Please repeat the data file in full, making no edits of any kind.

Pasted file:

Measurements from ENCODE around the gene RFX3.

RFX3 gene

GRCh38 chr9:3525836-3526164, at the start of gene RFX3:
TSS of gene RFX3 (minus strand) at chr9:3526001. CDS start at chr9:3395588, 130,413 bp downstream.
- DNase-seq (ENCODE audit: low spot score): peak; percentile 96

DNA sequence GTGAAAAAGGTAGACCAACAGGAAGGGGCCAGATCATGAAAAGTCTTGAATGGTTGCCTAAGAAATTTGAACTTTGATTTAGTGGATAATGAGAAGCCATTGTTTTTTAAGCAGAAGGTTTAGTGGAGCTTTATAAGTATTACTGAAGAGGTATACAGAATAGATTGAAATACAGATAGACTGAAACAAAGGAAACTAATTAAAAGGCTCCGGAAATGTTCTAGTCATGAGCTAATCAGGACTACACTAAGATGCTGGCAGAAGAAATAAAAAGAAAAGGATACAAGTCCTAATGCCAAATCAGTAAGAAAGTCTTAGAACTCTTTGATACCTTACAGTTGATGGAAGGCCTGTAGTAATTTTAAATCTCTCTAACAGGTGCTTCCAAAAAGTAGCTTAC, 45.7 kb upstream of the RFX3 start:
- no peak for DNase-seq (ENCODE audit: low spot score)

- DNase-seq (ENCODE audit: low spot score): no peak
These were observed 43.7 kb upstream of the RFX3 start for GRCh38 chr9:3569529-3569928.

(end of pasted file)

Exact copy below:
Measurements from ENCODE around the gene RFX3.

RFX3 gene

GRCh38 chr9:3525836-3526164, at the start of gene RFX3:
TSS of gene RFX3 (minus strand) at chr9:3526001. CDS start at chr9:3395588, 130,413 bp downstream.
- DNase-seq (ENCODE audit: low spot score): peak; percentile 96

DNA sequence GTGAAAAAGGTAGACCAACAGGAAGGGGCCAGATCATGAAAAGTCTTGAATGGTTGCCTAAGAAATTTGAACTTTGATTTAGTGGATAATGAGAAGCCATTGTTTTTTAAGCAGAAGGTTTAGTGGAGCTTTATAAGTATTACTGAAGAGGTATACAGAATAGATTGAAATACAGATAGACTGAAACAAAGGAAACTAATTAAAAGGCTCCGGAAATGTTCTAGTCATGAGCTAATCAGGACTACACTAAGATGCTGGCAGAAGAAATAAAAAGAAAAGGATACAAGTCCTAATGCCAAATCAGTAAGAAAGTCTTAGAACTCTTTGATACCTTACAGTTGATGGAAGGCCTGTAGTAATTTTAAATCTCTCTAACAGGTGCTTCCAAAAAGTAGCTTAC, 45.7 kb upstream of the RFX3 start:
- no peak for DNase-seq (ENCODE audit: low spot score)

- DNase-seq (ENCODE audit: low spot score): no peak
These were observed 43.7 kb upstream of the RFX3 start for GRCh38 chr9:3569529-3569928.